The Language Barrier in Singapore
An Expat’s lifer in Singapore is made significantly easier by how common the English language is amongst locals. Although not everyone will be fluent, you should be able to find someone nearby who will help you translate if necessary. Other than English, Mandarin is the most common language spoken by those living in Singapore.
Living in Singapore Permanently
It is worth understanding that if you are planning on living in Singapore and sustaining a working life there, with your family, you may become a permanent resident. As Singapore does not recognise dual nationality beyond the age of 21, you will be seen as a Singaporean citizen.
If raising a family, you should be aware that your son may have to register National Service once they reach the age of 16 and a half. Contact Singapore’s Central Manpower Base for more information on National Service.
British Embassy in Singapore
|Address:||British Embassy Singapore|
30 Napier Road
|Phone:||(65) 6473 1111|
|Fax:||(65) 6472 1010|
|Office Hours:||Local Time|
Mon-Fri: 08:30-13:00 / 14:00-17:00
Emergency Services Contact Information in Singapore
As with any country you might move to, you should learn the contact numbers for all of the emergency services in Singapore. These are below:
|Emergency Service||Contact Number|
|Emergency Ambulance and Fire Service||995|
|Non-Emergency Ambulance Service||120|
Weather & Climate
The city-state of Singapore is located just north of the equator, meaning that all those living in Singapore will fully experience the tropical climate. You will see your opinion of rain differ significantly while living in Singapore, as it’s often a welcome respite from the heat of the sun. Singapore also experiences thunderstorms on 40% of all days throughout the year.
Although there are no distinctive seasons, like spring and winter, you will be affected by two monsoon seasons. The northeast monsoon season will affect those who live in Singapore between December and March, whereas the southwest monsoon will provide a drier climate between June and August. You should also be prepared for sudden short bursts of heavy rain in between the two monsoon seasons.
Health in Singapore
If you’re planning on leaving the UK to live in Singapore, you should visit your GP no later than 8 weeks before your departure. This will allow your GP to properly explain the health risks and concerns that you may face in Singapore. It will also give you the opportunity to receive the necessary medical treatment and vaccinations in preparation for your life in Singapore.
Singapore is the home of the healthiest population in the world. People that live in Singapore benefit from long life expectancy reaching on average 80 and 85, males and females respectively. This is amongst the highest life expectancy in the world. The general health of the population is also better than most other countries.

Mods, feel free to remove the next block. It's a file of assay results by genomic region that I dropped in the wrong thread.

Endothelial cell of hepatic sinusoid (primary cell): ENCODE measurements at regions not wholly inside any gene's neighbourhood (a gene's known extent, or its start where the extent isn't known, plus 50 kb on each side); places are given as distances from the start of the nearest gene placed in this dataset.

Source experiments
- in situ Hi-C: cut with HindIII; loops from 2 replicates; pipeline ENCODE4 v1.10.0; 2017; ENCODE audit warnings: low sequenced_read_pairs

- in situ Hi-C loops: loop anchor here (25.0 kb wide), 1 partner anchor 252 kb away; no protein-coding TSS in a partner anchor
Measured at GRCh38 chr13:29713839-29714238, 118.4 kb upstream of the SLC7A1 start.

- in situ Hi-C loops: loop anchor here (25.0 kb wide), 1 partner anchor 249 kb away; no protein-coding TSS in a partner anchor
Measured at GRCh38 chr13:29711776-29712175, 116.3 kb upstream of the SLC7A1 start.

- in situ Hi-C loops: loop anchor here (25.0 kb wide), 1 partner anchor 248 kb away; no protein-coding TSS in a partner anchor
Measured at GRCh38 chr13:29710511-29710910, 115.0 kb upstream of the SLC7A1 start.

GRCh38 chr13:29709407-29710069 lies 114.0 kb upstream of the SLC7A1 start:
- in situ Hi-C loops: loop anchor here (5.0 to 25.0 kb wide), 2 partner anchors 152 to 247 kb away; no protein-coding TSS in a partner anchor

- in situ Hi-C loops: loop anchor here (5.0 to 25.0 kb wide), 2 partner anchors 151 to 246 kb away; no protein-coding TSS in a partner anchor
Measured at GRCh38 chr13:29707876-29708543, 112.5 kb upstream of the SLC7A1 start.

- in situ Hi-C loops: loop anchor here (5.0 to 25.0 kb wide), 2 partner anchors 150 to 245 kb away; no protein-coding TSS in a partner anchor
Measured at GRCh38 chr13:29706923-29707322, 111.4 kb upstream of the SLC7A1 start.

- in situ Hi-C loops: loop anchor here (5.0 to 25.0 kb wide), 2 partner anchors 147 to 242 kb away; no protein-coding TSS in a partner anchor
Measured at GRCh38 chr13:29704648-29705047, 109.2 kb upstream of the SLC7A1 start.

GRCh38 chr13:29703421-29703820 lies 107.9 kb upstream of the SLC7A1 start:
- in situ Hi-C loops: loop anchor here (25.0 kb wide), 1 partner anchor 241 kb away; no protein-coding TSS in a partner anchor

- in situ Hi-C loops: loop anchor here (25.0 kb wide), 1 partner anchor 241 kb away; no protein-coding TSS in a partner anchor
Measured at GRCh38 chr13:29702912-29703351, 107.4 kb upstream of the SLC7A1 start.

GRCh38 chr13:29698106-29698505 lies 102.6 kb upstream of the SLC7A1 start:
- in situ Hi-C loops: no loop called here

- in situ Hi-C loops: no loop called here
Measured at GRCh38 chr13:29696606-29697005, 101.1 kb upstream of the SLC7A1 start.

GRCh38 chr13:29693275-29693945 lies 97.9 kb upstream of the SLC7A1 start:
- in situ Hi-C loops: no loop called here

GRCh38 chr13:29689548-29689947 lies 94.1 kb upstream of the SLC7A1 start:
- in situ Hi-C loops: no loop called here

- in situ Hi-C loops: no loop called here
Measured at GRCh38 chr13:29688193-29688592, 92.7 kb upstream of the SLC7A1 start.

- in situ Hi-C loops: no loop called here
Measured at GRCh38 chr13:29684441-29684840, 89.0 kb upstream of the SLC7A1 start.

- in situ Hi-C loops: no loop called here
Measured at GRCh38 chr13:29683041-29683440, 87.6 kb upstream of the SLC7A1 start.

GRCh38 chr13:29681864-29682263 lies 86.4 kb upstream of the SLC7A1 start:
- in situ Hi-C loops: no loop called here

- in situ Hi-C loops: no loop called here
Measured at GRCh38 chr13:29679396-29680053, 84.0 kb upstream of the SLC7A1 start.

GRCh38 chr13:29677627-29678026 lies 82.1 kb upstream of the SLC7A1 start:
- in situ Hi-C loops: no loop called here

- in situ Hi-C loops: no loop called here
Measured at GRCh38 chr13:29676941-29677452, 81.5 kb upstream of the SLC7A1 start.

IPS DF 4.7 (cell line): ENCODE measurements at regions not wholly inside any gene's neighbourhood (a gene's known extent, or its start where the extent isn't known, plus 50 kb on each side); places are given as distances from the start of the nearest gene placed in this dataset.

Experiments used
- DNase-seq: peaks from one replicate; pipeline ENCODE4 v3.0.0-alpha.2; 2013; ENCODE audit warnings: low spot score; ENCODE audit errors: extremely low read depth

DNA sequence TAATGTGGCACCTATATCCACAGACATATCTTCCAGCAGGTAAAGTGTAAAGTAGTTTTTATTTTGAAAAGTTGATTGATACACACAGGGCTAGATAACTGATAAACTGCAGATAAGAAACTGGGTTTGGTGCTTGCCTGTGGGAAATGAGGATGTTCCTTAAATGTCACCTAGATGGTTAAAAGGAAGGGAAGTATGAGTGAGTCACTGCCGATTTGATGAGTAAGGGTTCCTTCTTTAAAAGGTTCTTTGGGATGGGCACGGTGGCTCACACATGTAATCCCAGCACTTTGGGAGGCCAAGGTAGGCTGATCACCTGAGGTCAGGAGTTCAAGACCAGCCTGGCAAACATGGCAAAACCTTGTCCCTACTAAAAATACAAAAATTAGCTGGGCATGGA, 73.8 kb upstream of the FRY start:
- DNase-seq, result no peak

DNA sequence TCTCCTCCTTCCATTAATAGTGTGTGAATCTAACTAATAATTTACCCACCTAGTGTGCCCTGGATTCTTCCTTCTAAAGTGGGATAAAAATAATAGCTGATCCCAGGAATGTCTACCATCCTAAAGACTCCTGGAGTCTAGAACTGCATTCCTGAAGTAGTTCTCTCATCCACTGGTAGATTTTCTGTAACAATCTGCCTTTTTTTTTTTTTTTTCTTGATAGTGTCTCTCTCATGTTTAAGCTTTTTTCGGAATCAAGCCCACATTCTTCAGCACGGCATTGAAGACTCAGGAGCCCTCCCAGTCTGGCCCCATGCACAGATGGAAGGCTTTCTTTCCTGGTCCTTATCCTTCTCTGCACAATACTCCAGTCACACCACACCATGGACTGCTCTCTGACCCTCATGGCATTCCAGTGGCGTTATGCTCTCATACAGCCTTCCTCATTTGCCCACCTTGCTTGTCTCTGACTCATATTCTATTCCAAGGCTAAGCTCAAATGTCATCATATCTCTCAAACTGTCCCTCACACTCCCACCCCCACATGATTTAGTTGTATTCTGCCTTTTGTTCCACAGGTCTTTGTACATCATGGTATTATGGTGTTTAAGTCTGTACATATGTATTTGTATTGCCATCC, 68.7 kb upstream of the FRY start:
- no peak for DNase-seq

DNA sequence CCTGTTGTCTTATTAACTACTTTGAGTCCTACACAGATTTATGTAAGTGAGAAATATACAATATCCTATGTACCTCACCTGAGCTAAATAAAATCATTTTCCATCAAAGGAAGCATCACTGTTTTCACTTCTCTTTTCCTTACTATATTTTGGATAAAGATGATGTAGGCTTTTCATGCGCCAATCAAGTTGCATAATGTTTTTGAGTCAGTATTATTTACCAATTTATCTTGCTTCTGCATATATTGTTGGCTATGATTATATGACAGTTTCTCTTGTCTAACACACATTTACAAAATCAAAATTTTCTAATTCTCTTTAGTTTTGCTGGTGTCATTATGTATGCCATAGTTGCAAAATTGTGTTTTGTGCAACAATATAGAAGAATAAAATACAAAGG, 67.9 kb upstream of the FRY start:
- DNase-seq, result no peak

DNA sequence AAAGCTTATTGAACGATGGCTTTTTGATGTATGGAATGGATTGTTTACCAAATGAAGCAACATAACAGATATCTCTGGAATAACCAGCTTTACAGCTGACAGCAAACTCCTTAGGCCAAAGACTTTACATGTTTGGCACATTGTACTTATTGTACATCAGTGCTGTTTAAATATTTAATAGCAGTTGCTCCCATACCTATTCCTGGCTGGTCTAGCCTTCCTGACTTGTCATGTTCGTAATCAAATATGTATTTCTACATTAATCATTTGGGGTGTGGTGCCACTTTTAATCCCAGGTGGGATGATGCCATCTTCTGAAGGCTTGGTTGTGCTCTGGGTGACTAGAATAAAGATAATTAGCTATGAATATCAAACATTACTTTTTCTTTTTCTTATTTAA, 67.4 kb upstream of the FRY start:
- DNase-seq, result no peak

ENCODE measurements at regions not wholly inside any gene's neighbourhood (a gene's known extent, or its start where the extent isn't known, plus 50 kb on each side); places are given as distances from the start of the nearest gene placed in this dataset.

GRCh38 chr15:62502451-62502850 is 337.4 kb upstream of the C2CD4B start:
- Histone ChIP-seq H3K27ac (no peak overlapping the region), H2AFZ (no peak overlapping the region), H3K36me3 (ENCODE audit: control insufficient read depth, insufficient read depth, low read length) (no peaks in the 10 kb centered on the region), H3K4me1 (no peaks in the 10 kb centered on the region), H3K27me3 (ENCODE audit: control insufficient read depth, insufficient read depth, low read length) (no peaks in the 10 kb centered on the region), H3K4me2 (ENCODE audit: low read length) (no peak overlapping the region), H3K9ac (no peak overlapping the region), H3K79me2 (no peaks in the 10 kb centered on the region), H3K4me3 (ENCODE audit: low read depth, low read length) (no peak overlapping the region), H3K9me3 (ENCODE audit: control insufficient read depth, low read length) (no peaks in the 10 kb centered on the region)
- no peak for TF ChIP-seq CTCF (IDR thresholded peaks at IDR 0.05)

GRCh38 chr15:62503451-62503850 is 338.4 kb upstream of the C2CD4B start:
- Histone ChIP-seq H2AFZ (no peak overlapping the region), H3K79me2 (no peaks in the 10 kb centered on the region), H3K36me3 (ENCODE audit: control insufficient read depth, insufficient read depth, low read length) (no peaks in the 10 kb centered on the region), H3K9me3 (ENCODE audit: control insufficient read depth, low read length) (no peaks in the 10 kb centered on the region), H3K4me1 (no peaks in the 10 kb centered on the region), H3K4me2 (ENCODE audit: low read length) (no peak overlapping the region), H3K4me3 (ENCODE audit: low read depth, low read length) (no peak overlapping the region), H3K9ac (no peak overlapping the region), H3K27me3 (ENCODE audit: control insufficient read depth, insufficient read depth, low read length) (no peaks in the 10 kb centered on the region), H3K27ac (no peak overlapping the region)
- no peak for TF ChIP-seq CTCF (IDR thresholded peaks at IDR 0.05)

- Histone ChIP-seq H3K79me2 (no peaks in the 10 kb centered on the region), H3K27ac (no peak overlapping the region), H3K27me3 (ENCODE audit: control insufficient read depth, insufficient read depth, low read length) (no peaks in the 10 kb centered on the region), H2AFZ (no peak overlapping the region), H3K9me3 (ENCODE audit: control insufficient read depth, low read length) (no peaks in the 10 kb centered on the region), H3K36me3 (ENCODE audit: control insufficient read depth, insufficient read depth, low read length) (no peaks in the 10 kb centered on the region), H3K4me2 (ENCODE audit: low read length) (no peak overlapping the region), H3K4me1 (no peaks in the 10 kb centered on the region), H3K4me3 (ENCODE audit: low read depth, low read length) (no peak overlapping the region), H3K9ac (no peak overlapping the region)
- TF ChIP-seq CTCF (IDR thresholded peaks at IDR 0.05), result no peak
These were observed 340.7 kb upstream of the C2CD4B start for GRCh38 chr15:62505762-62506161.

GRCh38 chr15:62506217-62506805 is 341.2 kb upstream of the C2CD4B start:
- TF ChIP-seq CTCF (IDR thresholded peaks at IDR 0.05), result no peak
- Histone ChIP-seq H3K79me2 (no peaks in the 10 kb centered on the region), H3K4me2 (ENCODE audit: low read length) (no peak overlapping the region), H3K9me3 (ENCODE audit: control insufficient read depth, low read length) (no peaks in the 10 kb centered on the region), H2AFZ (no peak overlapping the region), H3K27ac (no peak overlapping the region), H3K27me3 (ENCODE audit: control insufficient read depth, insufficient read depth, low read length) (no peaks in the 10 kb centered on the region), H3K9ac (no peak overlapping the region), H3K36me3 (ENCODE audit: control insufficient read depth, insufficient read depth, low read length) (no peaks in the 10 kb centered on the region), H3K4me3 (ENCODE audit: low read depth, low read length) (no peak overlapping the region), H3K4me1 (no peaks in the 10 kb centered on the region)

Singapore is home of some of the best medical professionals in the whole of Asia, many of which are trained and practised internationally in some of the best western facilities in the world. Unfortunately services like MediCare and MediShield are only available to Singapore nationals and permanent residents.
Those looking to start living in Singapore should obtain good health insurance. Unless you become a permanent resident of the country, you will not qualify for the country’s world leading healthcare system. Although most medical procedures are significantly more affordable than in other countries, like the US, total costs can still add up. Many expats consider getting health insurance policies to cover inpatient costs, as outpatient services are fairly affordable.
Driving In Singapore
Singapore is another one of the handful of countries in Asia that drive on the left, making it a little easier to adjust to life in Singapore. Driving in Singapore is made significantly better by the state’s investment in building the country’s infrastructure. As part of this infrastructure the city state has a highly effective public transport service. Many residents and expats take full advantage of this.
UK driving licences and international driving permits are recognised as valid driving documents for up to a year after you begin living in Singapore.
Getting your Singapore Driving Licence
After a year of living in Singapore, you will need to get your driving licence transferred to a local Singapore one. In order to do this, you will need to complete a theory test to prove that you are familiar with Singapore highway laws.
In order to get your Singapore drivers licence you will need to visit the Traffic Police Department in person. You should take with you:
- Your Passport
- Your Singapore Basic Driving Theory test pass certificate
- Your UK driver’s licence
- Your certification from the licensing authority of the date of the test
- Passport photo, white background (recommended to bring a spare)
The legal minimum driving age for people living in Singapore is 18.
The authorities in Singapore are very strict on crimes including minor ones like littering or spitting in public. It is recommended that you and your family familiarise yourselves with the local laws before starting your life in Singapore.
The laws for drink driving are heavily enforced in Singapore and should be known by anyone living here. The legal BAC limit for drink driving is 0.7, if your BAC is found to be above this you will be penalised for driving under the influence. If you are below this, but involved in an accident, you may still be charged with drink driving. If you are found drink driving you could risk the following penalties:
|Number of offences committed||Fine||Prison Sentence Duration|
|1||$1,000 – $5,000||Up to 6 months|
|2||$3,000 – $10,000||Up to 12 months|
|3||Up to $30,000||Up to 36 months|